Reading aloud to students offers every student -- regardless of learning challenges -- an entry point into the text. Hearing the text read by an expert helps build students’ sense of fluency and helps improve their vocabularies. Teachers can make reading a shared experience by reading to students themselves, rather than playing the audiobook or having students read aloud. Take breaks along the way to model thinking and show students how to interact with the text. Have a purpose for reading, and make that explicit to students. Require students to follow along with the reading; struggling readers may want to stare at something else and rely on their auditory processing, but this doesn’t give them the fluency practice they need.
Once teachers have read aloud, modeled their thinking, and shared the experience of reading together, they can begin to release students to read in pairs or small groups to each other. Wander the room and listen to readers. Remind them of the scaffolds and routines they have learned. This is a perfect time to unobtrusively gather informal assessment data about readers’ strengths and challenges. Teachers will very quickly get a sense of whether students are understanding the text independently or not.
When young readers have sufficient skills to tackle the texts they need, THEN it’s time for independent reading. If the results of independent reading aren’t great, teachers should reteach or review routines and skills modeled before.
Read aloud to students! Give them a positive experience with reading, a shared experience with their classroom community, and the tools they need to be successful in the content area and beyond.
Don’t believe me? Learn more for yourself!
Field Experts Help Capstone Students toward Deeper Learning
By Cassandra Pasion
The state’s graduation guidelines have been in development since 2007. The goal of the graduation guidelines is to ensure that students don’t get left behind in Colorado’s changing economy. The guidelines mean significant changes for students. The Class of 2022 will be the first class to demonstrate their readiness in Reading, Writing and Communicating (English) and Mathematics through the graduation guidelines menu. The Jeffco Graduation Capstone started four years ago in the district for implementation at the building level.
Already, Colorado employers cannot find enough workers to fill jobs in some manufacturing, health, technology, and science-based industries. They say that students are not prepared to be successful in thousands of available jobs in our state. So, to prepare students for the next step after high school, Capstone projects provide students the opportunity to apply the skills such as research, collaboration, communication, and critical thinking.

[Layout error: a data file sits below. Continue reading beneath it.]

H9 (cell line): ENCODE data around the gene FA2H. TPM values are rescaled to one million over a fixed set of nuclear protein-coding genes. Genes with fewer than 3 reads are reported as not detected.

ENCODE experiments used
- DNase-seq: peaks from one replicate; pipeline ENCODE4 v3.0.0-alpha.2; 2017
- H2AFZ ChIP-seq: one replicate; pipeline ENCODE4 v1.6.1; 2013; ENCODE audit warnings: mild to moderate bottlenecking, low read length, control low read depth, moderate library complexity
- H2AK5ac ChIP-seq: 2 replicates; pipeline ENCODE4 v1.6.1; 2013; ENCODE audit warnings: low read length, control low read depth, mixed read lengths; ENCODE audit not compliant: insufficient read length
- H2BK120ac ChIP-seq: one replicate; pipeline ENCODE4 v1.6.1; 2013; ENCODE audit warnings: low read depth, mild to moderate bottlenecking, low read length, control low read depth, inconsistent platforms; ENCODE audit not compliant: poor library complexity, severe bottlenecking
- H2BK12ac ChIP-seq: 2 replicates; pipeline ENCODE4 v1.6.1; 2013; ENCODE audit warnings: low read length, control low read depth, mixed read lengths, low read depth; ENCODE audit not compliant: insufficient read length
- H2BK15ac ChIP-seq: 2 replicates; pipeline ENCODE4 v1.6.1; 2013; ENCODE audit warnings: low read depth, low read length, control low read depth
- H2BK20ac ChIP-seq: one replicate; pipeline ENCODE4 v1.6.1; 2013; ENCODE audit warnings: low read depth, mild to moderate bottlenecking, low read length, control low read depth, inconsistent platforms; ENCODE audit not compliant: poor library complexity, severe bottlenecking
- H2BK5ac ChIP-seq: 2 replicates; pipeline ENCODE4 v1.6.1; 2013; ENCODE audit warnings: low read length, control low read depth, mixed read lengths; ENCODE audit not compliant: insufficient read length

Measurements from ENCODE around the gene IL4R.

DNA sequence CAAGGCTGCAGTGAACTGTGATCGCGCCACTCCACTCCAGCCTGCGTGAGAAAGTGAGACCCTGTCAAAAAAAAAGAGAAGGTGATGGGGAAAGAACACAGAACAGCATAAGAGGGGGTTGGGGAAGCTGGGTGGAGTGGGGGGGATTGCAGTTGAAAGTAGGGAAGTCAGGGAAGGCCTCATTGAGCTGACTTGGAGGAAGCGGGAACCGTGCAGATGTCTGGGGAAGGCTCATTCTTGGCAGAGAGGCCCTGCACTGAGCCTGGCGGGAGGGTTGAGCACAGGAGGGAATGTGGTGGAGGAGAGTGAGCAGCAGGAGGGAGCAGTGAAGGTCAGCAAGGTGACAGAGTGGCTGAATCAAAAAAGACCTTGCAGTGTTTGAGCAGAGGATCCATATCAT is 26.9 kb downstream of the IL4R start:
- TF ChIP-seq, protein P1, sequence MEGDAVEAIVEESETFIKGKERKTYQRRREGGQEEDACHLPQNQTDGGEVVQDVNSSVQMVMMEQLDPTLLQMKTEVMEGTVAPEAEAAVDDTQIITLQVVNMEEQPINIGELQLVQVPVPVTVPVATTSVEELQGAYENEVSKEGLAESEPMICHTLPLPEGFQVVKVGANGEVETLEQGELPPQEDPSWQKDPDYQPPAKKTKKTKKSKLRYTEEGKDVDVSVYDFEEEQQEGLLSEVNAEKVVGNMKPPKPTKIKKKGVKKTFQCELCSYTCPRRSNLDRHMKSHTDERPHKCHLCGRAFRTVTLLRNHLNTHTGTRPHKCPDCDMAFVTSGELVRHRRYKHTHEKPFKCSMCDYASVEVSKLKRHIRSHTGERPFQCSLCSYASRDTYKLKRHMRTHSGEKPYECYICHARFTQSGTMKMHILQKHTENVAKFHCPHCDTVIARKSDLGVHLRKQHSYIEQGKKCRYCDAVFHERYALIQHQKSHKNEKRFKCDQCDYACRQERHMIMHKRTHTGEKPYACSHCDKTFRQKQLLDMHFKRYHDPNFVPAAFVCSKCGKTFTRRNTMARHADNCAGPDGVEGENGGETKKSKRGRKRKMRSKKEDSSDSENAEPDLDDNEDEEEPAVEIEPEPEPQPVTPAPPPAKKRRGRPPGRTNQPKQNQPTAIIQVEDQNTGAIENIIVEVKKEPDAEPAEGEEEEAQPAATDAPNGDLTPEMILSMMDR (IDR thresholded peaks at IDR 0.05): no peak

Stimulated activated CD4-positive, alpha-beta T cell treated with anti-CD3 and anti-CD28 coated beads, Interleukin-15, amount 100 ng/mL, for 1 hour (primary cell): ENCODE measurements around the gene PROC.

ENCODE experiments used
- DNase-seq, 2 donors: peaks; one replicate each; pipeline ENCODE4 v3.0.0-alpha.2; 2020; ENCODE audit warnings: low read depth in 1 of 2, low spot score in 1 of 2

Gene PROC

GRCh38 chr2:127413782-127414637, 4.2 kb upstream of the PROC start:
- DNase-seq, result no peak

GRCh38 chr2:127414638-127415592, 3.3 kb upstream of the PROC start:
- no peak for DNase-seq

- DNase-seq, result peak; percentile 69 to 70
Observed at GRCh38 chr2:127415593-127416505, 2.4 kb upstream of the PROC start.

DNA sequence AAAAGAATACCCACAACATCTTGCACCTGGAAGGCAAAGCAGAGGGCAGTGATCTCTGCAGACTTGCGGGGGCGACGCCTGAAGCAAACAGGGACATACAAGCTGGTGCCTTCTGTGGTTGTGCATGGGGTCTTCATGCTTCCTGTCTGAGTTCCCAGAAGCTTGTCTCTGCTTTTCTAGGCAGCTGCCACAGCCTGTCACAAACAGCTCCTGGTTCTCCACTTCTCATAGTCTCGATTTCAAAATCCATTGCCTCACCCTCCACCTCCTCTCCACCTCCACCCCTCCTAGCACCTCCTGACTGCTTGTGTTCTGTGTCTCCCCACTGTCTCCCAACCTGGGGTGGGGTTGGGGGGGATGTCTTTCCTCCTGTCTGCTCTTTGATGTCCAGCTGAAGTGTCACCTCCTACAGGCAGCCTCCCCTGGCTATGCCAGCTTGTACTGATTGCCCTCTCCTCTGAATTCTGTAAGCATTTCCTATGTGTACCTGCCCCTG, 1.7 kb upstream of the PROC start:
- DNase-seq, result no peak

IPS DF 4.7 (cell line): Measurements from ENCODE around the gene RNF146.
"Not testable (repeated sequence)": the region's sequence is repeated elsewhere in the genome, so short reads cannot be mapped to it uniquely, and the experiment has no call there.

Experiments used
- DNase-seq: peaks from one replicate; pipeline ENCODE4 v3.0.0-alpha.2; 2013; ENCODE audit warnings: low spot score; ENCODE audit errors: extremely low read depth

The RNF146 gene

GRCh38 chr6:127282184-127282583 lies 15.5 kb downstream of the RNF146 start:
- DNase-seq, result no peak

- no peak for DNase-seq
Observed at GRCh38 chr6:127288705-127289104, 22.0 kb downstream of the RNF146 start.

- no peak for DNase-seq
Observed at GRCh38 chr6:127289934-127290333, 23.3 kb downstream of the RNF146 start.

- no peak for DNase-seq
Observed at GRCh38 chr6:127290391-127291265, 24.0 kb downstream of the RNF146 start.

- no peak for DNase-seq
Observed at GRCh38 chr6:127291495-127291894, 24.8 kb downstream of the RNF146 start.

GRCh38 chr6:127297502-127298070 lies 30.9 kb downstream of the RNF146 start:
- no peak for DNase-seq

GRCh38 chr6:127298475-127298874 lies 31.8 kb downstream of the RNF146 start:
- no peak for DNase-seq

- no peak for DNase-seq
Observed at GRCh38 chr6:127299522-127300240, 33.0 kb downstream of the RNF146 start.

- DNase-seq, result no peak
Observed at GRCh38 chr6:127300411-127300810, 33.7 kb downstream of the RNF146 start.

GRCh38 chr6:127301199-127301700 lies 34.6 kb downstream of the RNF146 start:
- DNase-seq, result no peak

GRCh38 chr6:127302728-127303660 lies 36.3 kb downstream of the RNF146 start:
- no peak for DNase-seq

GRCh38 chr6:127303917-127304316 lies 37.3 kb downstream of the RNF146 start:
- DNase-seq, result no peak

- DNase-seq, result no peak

Capstone is a district-defined option from the menu of options to meet CDE’s graduation readiness requirements or the graduation guidelines. Jeffco provides a Capstone option for all students that is available in our 17 high schools and a few of our choice schools. The Jeffco Graduation Capstone is designed to provide students with the opportunity to showcase their academic achievement, enduring knowledge, and unique talents. Students may complete the Graduation Capstone during any year during high school to demonstrate college and career readiness in Reading, Writing, and Communicating (English) and/or Mathematics.
The Jeffco Graduation Capstone may be a stand-alone course or embedded in a content course such as English 11, English 12, Statistics, or Geometry. Some high schools use Advisement as a way to schedule Graduation Capstone for students to complete as it is a multifaceted project that incorporates content mastery in Reading, Writing and Communicating (RWC) and Mathematics. Students will also need to demonstrate essential and employability skills. There are considerations to meet the needs of students with disabilities and English as a second language if they complete the Graduation Capstone as an option to meet the graduation readiness requirements.
An important component of project work is providing opportunities for students to learn from field experts (Helm & Katz, 2016). As students complete their capstone projects, questions often come up that aren’t directly related to a lesson plan and this becomes an opportunity for students to delve into their Capstones deeper through interviewing a field expert. This provides students a better understanding of the world that we live in as they apply skills required in college and/or career.
Any field expert or mentorship enhances a student’s capstone experience, exposing them to industry and other experts in the field. The field expert or mentor provides an authentic, real-world experience for the student. The Jeffco Graduation Capstone is different from most other forms of research because it directs students away from books and out into the world to learn from hands-on experience. Students are required to conduct one informational interview with a field expert/mentor connected to their Capstone topic in person, by phone, or virtually. An informational interview is a meeting to learn about the real-life experience of someone working in a field, organization, or company that interests the student or relevant to a field of study. It's not a job interview, so it's important for students to keep focused on getting information, not a job offer.